The Bearskin Fire area closure remains in place for public safety and includes the Deadwood Reservoir area and all the campgrounds and trails in the vicinity. The NFS road 582 through Bear Valley remains open except between the junctions of NFS roads 545 and 515 which is closed for construction. Work is expected to last into October.

All Forest Closure Orders and maps are available at:

Stage 1 fire restrictions are in effect on public and private lands under fire protection of the Boise National Forest, Boise BLM and State of Idaho. For specific information visit:

Sunday, September 10, 2017

Bearskin Fire Update –Sunday, September 10, 2017

Bearskin Fire Information:
Boise National Forest Fire Information: 208-373-4105

Acres: 27,400 Acres Containment: 0 percent   Personnel: 129

Resources assigned: 4 crews, 1 helicopter, 9 engines, 2 water tenders, 1 NIMO Team
BOISE, Idaho, September 10, 2017 – Crews continue chipping and cutting dead trees from the Deadwood Lodge south along NFS 579 and 555. In some locations the western edge of the fire is approximately one and a half miles from the roads. The long range strategy is to clear debris along the 579 and 555 corridor to deny fuel to the fire, creating defensive positions.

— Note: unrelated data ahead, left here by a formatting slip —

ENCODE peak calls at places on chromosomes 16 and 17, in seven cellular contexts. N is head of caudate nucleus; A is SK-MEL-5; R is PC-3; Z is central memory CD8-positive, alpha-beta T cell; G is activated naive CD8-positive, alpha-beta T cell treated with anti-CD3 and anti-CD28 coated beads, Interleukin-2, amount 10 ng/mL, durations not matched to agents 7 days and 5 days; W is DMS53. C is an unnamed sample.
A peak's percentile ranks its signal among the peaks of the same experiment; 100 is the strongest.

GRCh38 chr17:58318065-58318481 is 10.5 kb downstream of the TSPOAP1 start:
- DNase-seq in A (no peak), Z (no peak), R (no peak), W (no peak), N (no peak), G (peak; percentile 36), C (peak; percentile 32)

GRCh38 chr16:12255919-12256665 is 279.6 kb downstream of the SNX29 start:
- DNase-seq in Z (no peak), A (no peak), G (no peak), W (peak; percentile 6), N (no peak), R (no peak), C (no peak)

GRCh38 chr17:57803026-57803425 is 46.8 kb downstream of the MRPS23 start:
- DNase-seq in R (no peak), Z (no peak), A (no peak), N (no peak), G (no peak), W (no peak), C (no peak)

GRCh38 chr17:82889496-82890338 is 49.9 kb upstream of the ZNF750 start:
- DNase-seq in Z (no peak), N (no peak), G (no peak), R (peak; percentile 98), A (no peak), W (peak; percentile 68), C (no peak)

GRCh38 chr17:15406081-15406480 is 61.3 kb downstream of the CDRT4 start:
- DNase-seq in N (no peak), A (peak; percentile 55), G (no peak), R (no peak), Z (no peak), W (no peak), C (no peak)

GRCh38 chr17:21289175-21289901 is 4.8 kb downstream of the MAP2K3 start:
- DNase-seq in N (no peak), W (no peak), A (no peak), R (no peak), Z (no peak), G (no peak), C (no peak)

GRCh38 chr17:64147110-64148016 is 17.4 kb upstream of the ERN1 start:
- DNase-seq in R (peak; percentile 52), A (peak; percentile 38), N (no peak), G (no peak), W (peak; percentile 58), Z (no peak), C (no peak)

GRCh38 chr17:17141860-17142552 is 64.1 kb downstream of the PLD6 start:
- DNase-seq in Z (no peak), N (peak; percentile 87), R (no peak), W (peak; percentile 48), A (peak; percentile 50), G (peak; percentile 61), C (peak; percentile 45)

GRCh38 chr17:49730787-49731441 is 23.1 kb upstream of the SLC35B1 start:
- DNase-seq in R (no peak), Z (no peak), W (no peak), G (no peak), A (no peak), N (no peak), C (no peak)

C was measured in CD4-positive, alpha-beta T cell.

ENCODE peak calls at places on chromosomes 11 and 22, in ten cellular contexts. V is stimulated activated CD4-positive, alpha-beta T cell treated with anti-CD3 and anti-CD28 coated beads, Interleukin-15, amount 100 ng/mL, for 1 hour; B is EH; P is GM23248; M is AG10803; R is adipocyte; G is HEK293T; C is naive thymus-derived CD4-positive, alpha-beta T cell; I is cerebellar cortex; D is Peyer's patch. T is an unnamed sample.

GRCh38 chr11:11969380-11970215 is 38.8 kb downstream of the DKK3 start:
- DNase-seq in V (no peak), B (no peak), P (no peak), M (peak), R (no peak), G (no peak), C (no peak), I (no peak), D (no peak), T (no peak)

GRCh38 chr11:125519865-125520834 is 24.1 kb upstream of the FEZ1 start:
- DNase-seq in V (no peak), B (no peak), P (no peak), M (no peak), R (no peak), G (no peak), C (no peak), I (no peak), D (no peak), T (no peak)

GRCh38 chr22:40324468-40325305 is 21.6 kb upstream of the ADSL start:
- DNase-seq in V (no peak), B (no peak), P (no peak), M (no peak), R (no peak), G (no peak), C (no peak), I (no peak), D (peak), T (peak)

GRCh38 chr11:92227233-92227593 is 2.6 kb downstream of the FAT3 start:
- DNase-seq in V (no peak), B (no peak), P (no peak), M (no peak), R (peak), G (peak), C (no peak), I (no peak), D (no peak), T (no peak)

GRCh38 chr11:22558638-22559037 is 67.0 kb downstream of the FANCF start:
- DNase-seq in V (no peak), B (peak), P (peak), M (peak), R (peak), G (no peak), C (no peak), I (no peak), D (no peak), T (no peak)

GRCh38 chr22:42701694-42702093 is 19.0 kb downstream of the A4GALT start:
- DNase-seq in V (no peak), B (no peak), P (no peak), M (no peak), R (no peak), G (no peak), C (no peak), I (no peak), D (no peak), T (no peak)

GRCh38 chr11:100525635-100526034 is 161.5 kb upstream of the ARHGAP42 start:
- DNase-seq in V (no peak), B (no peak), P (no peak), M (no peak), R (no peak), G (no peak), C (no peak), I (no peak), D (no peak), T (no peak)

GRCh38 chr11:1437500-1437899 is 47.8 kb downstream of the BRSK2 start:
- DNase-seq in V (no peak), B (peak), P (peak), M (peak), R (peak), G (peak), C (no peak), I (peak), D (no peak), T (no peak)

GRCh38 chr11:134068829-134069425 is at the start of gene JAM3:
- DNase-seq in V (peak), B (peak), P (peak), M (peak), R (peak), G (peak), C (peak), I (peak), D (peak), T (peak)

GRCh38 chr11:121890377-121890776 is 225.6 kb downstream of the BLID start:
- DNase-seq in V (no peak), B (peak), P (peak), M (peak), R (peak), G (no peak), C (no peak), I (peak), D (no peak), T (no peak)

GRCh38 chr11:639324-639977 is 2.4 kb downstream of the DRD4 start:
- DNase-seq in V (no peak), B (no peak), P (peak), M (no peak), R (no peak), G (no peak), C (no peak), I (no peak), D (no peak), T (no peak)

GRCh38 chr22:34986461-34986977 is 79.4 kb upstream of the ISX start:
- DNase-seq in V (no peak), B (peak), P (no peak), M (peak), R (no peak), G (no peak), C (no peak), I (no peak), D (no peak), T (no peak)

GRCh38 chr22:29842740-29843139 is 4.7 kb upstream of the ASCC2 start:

Crews began defensive firing late Friday evening starting between the Deadwood Lodge and Deadwood Outfitters. Defensive firing tactics create a fire in the opposite direction toward an approaching fire, clearing fuels ahead of its path. Crews brought the defensive fire line back down to the Reeves drainage and stayed with it overnight to monitor its behavior.

Sunday’s plan is to improve the contingency line from the NFS 579 and along NFS 555 south toward the reservoir while crews are evaluating and looking for more opportunities to engage in firing operations. Resource Advisory surveys are also starting to take place in the southwest area ahead of the fire. Resource Specialists survey areas to identify possible historic sites that might be threatened by an approaching fire. Locating these sites assist fire managers develop containment and suppression plans to protect these resources.

The fire area will be warm and dry through Monday. Surface winds will be from the east Sunday morning and shifting to the west in the afternoon. Wind gusts to 20 mph are possible Sunday afternoon.

The Bearskin Fire area closure remains in place for public safety and includes the Deadwood Reservoir area and all the campgrounds and trails in the vicinity. The NFS road 582 through Bear Valley remains open except between the junctions of NFS roads 545 and 515 which is closed for construction. Work is expected to last into October.

All Forest Closure Orders and maps are available at:

Stage 1 fire restrictions are in effect on public and private lands under fire protection of the Boise National Forest, Boise BLM and State of Idaho. Campfires are only permitted in developed recreation sites with an agency approved metal fire ring. Smoking is allowed in a cleared area of at least 3 feet in diameter, in a vehicle or in a developed recreation site. For specific information visit: